Well I'm still in Belfast and it's still raining here.
Work at the Committee on the Administration of Justice is going very well. I continue to feel very welcome here and am pleased to be given interesting projects.
Here's a bit on my work:
As I think many people are aware, there is a new coaltition government between the Conservatives and the Liberal Democrats which has created a bit of an ideological mess in that the two parties have very different views on very many topics. Human rights work is intimately tied-up in politics and so we've begun to feel the effects of changing political times. There was a suggestion in the recent Northern Ireland Office consultation on a Bill of Rights that the Bill could transform into a chapter in a wider UK/British Bill of Rights and Responsibilities being discussed now in Britain. Turns out this suggestion has become a much stronger possibility with the new government now in place. Due to this, my job and the focus of my work has shifted a bit in the past week or so to focus on countering any push to consolidate the Bill of RIghts for Northern Ireland to supplement the implementation of the ECHR (through the Human Rights Act). The Bill of Rights should be predicated on the particular circumstances of Northern Ireland. It was meant to be a Bill to address the past conflict and provide for a safe and secure future for those in Northern Irelnad. The discussion and process of building a Bill of Rights has been going on for ten years in NI with high levels of civic participation, especially in the last few yerars. The special genesis of the Bill of RIghts in the peace agreement and the work of those who have particpated in repeated efforts to draft the Bill would all be lost if it came down to a chapter in a UK Bill. This is the current state of affairs and the tinge that my work has and will, for the next week and a half that I'll be here, take on.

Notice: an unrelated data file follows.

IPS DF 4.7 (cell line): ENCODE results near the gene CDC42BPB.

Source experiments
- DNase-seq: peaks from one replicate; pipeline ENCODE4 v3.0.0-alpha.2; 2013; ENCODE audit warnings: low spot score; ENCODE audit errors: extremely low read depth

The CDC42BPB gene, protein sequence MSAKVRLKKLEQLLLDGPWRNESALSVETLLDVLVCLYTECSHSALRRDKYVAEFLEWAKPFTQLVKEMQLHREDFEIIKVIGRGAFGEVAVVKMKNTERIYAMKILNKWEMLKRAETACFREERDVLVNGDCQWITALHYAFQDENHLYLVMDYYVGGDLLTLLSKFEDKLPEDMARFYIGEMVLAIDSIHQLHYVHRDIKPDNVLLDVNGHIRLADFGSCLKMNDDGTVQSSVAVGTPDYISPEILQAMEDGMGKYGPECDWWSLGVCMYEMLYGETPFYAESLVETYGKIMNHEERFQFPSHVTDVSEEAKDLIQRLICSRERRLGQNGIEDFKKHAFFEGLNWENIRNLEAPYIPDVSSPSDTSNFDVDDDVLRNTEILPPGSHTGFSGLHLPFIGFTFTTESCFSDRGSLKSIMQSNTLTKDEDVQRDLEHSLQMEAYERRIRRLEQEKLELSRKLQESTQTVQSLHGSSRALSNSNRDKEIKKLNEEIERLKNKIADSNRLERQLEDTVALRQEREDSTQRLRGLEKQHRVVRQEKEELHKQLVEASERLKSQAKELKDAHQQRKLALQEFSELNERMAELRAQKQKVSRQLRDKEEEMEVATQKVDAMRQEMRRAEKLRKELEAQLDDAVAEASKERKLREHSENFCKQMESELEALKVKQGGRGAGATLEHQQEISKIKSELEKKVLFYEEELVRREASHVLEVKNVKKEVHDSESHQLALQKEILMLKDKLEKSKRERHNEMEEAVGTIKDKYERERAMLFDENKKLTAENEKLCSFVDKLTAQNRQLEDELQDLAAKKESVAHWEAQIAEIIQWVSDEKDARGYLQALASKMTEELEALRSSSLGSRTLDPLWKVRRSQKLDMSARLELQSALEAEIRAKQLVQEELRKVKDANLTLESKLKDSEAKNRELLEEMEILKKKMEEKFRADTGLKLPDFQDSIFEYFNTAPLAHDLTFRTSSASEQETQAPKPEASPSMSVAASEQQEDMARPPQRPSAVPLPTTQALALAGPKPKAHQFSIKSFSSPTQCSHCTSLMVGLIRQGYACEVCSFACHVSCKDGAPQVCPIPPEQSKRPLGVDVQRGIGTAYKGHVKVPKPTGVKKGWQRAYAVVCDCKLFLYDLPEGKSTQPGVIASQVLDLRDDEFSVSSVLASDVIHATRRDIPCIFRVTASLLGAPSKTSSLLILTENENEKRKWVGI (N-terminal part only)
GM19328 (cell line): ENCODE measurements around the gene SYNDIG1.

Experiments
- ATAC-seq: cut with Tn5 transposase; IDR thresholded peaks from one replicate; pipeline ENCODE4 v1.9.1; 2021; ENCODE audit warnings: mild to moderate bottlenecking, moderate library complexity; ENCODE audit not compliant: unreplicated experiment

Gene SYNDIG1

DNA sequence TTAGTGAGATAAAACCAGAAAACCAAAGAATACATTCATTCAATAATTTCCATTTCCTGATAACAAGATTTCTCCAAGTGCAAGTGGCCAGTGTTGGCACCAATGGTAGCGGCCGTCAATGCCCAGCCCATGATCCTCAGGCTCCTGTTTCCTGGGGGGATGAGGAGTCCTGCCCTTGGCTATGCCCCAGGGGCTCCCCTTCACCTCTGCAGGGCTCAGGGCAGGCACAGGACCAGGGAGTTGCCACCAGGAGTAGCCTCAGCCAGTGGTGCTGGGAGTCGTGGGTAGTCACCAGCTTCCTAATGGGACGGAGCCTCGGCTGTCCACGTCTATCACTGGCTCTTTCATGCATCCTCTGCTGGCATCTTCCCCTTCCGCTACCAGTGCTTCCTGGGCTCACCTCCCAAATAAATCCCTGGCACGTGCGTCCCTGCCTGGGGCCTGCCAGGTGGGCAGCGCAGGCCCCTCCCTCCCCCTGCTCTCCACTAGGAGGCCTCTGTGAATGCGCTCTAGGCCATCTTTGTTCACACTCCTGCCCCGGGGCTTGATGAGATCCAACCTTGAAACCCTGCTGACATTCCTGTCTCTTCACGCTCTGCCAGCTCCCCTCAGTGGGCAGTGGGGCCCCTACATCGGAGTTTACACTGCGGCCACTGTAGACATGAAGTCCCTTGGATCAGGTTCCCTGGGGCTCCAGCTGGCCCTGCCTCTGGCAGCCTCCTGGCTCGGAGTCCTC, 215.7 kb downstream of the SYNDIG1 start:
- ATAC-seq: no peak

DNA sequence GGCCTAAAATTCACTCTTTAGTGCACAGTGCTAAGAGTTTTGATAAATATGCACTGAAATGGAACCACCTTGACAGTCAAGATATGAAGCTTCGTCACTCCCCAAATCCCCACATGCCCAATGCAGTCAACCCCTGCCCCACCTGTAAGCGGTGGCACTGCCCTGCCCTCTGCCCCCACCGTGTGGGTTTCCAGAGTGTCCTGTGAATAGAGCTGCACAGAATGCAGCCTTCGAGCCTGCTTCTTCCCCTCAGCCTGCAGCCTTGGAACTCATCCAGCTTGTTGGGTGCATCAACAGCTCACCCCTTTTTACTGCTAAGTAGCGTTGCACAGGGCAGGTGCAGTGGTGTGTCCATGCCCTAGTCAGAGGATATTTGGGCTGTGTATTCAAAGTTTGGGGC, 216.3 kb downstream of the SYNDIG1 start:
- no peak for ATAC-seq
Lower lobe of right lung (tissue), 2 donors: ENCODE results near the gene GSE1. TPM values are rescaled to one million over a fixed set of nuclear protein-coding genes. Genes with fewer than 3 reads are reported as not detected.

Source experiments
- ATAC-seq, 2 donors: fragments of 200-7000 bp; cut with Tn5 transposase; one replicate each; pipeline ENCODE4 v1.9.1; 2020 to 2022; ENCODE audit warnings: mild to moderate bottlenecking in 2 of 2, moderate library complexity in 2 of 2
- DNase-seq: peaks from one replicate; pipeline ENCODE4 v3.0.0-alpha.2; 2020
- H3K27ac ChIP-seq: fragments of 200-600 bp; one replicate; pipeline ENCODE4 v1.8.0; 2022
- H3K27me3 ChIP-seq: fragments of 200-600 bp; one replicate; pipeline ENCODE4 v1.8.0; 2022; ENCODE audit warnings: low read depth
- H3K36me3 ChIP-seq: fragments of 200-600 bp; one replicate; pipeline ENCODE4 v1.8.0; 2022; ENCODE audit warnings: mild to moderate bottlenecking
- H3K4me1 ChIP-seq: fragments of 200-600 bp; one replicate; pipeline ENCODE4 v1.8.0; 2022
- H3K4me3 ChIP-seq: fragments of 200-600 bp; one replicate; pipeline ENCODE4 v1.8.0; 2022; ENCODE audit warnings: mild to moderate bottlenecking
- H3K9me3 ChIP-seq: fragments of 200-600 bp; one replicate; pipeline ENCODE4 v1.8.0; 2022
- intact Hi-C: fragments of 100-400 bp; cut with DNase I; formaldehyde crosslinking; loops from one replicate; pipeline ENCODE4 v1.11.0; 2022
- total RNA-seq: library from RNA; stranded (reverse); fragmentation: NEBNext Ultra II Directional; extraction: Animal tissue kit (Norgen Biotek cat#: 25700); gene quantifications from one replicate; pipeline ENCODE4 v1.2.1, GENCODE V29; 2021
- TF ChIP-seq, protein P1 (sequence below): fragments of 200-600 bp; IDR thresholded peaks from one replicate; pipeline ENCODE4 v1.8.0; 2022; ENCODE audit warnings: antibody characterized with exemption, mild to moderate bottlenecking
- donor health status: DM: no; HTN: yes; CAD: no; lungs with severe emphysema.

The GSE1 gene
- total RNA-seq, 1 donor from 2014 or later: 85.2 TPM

Additionally, in the next few days I'll resume assisting in writing an article about what lessons learned from the Trouble's for Britain's policy of internment in the War on Terror. Really exciting topic!
On a lighter note- It's still awesome living here in Belfast. Belfast is known for its summer festivals and teh first big one started last week called 'Feile an Phobail' (Festival of the People). It has music, movies, storytelling, tours, exhibitions and much more. I've already been to a wonderful concert (Damien Dempsey) and I won't say much about it other than you don't get the kind of personal space at a sold-out concert in NYC as you do here! So great to have music AND room to dance! I'll be attending a political panel tonight which may have some heated discussions and tomorrow I'll attend a lunch seminar on Bloody Sunday and the Saville report (which I mentioned in an earlier post). Ill be heading down to Newcastle this weekend for a small trip if the wheather holds out (knock on wood).
hings are great here- I'm including some pictures of Belfast, Derry, and a bit up the coast.